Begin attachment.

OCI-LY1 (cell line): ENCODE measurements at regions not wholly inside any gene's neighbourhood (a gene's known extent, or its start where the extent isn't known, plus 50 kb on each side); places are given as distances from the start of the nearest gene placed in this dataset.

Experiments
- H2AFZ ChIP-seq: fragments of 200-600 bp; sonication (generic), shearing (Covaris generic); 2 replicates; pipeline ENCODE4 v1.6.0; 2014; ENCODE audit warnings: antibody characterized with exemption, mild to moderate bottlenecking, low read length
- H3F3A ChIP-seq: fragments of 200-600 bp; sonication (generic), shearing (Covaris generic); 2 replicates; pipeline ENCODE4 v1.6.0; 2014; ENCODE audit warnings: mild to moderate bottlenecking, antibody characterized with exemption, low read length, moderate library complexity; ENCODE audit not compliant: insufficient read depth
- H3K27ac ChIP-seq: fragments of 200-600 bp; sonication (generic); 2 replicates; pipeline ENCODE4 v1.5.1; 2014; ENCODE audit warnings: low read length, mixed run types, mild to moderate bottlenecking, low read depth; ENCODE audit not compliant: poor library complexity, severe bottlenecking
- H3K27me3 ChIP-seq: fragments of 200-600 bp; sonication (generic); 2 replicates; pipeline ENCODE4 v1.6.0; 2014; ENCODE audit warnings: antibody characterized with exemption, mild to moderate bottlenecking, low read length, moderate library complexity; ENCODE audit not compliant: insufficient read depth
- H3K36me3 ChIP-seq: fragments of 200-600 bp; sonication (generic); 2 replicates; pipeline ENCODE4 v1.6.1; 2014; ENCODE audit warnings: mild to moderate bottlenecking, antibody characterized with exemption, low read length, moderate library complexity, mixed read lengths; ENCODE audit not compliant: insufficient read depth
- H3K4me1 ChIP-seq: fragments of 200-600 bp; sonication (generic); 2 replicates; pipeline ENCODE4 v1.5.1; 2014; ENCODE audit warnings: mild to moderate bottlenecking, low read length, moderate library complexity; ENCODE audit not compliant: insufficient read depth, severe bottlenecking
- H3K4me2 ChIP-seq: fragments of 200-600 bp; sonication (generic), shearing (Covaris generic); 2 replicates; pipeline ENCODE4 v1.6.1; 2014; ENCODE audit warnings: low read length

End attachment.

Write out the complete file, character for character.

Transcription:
OCI-LY1 (cell line): ENCODE measurements at regions not wholly inside any gene's neighbourhood (a gene's known extent, or its start where the extent isn't known, plus 50 kb on each side); places are given as distances from the start of the nearest gene placed in this dataset.

Experiments
- H2AFZ ChIP-seq: fragments of 200-600 bp; sonication (generic), shearing (Covaris generic); 2 replicates; pipeline ENCODE4 v1.6.0; 2014; ENCODE audit warnings: antibody characterized with exemption, mild to moderate bottlenecking, low read length
- H3F3A ChIP-seq: fragments of 200-600 bp; sonication (generic), shearing (Covaris generic); 2 replicates; pipeline ENCODE4 v1.6.0; 2014; ENCODE audit warnings: mild to moderate bottlenecking, antibody characterized with exemption, low read length, moderate library complexity; ENCODE audit not compliant: insufficient read depth
- H3K27ac ChIP-seq: fragments of 200-600 bp; sonication (generic); 2 replicates; pipeline ENCODE4 v1.5.1; 2014; ENCODE audit warnings: low read length, mixed run types, mild to moderate bottlenecking, low read depth; ENCODE audit not compliant: poor library complexity, severe bottlenecking
- H3K27me3 ChIP-seq: fragments of 200-600 bp; sonication (generic); 2 replicates; pipeline ENCODE4 v1.6.0; 2014; ENCODE audit warnings: antibody characterized with exemption, mild to moderate bottlenecking, low read length, moderate library complexity; ENCODE audit not compliant: insufficient read depth
- H3K36me3 ChIP-seq: fragments of 200-600 bp; sonication (generic); 2 replicates; pipeline ENCODE4 v1.6.1; 2014; ENCODE audit warnings: mild to moderate bottlenecking, antibody characterized with exemption, low read length, moderate library complexity, mixed read lengths; ENCODE audit not compliant: insufficient read depth
- H3K4me1 ChIP-seq: fragments of 200-600 bp; sonication (generic); 2 replicates; pipeline ENCODE4 v1.5.1; 2014; ENCODE audit warnings: mild to moderate bottlenecking, low read length, moderate library complexity; ENCODE audit not compliant: insufficient read depth, severe bottlenecking
- H3K4me2 ChIP-seq: fragments of 200-600 bp; sonication (generic), shearing (Covaris generic); 2 replicates; pipeline ENCODE4 v1.6.1; 2014; ENCODE audit warnings: low read length